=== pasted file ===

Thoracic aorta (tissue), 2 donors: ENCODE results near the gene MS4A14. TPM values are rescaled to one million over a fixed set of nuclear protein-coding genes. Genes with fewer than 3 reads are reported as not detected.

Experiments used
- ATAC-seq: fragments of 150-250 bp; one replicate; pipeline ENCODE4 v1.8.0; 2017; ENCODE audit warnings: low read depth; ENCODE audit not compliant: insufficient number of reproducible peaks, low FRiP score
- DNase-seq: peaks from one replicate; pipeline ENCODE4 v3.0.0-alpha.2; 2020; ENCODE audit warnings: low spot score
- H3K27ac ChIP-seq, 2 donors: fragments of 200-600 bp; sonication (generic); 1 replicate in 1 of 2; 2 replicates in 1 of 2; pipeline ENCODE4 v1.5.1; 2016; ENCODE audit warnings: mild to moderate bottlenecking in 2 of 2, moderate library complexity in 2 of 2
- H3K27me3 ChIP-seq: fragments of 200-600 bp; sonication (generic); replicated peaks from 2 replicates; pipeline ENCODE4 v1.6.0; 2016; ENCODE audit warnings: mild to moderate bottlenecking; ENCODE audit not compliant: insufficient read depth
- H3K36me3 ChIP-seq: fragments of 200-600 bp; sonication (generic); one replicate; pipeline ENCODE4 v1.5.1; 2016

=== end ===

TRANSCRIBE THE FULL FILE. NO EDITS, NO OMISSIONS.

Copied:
Thoracic aorta (tissue), 2 donors: ENCODE results near the gene MS4A14. TPM values are rescaled to one million over a fixed set of nuclear protein-coding genes. Genes with fewer than 3 reads are reported as not detected.

Experiments used
- ATAC-seq: fragments of 150-250 bp; one replicate; pipeline ENCODE4 v1.8.0; 2017; ENCODE audit warnings: low read depth; ENCODE audit not compliant: insufficient number of reproducible peaks, low FRiP score
- DNase-seq: peaks from one replicate; pipeline ENCODE4 v3.0.0-alpha.2; 2020; ENCODE audit warnings: low spot score
- H3K27ac ChIP-seq, 2 donors: fragments of 200-600 bp; sonication (generic); 1 replicate in 1 of 2; 2 replicates in 1 of 2; pipeline ENCODE4 v1.5.1; 2016; ENCODE audit warnings: mild to moderate bottlenecking in 2 of 2, moderate library complexity in 2 of 2
- H3K27me3 ChIP-seq: fragments of 200-600 bp; sonication (generic); replicated peaks from 2 replicates; pipeline ENCODE4 v1.6.0; 2016; ENCODE audit warnings: mild to moderate bottlenecking; ENCODE audit not compliant: insufficient read depth
- H3K36me3 ChIP-seq: fragments of 200-600 bp; sonication (generic); one replicate; pipeline ENCODE4 v1.5.1; 2016